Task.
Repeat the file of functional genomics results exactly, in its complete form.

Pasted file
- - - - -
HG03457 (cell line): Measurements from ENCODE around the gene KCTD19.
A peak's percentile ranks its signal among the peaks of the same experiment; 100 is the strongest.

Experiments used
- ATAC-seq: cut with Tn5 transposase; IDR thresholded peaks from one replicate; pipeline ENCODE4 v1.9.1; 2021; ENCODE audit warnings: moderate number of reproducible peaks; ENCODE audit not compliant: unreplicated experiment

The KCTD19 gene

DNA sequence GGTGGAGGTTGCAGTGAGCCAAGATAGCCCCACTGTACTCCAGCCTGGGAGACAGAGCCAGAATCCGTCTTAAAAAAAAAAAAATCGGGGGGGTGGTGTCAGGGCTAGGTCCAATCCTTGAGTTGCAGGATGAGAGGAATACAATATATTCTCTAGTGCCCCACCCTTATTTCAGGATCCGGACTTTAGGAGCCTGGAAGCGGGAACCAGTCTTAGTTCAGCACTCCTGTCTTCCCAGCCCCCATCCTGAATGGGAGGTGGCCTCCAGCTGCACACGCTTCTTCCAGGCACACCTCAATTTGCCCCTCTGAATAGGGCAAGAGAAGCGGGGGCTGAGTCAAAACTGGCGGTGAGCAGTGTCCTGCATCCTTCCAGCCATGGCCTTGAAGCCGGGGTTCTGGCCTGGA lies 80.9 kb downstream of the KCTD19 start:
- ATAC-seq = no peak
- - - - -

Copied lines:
HG03457 (cell line): Measurements from ENCODE around the gene KCTD19.
A peak's percentile ranks its signal among the peaks of the same experiment; 100 is the strongest.

Experiments used
- ATAC-seq: cut with Tn5 transposase; IDR thresholded peaks from one replicate; pipeline ENCODE4 v1.9.1; 2021; ENCODE audit warnings: moderate number of reproducible peaks; ENCODE audit not compliant: unreplicated experiment

The KCTD19 gene

DNA sequence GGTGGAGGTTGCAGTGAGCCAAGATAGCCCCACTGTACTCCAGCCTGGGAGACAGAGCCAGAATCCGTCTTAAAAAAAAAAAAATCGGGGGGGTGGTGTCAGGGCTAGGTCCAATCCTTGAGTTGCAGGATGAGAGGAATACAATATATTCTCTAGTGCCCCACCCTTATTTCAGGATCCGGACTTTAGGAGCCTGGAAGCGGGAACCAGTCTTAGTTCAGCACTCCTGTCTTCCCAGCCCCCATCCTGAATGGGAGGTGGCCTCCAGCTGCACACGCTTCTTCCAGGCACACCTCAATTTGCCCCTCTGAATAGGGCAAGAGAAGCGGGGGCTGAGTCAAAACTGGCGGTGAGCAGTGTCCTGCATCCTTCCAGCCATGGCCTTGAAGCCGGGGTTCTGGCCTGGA lies 80.9 kb downstream of the KCTD19 start:
- ATAC-seq = no peak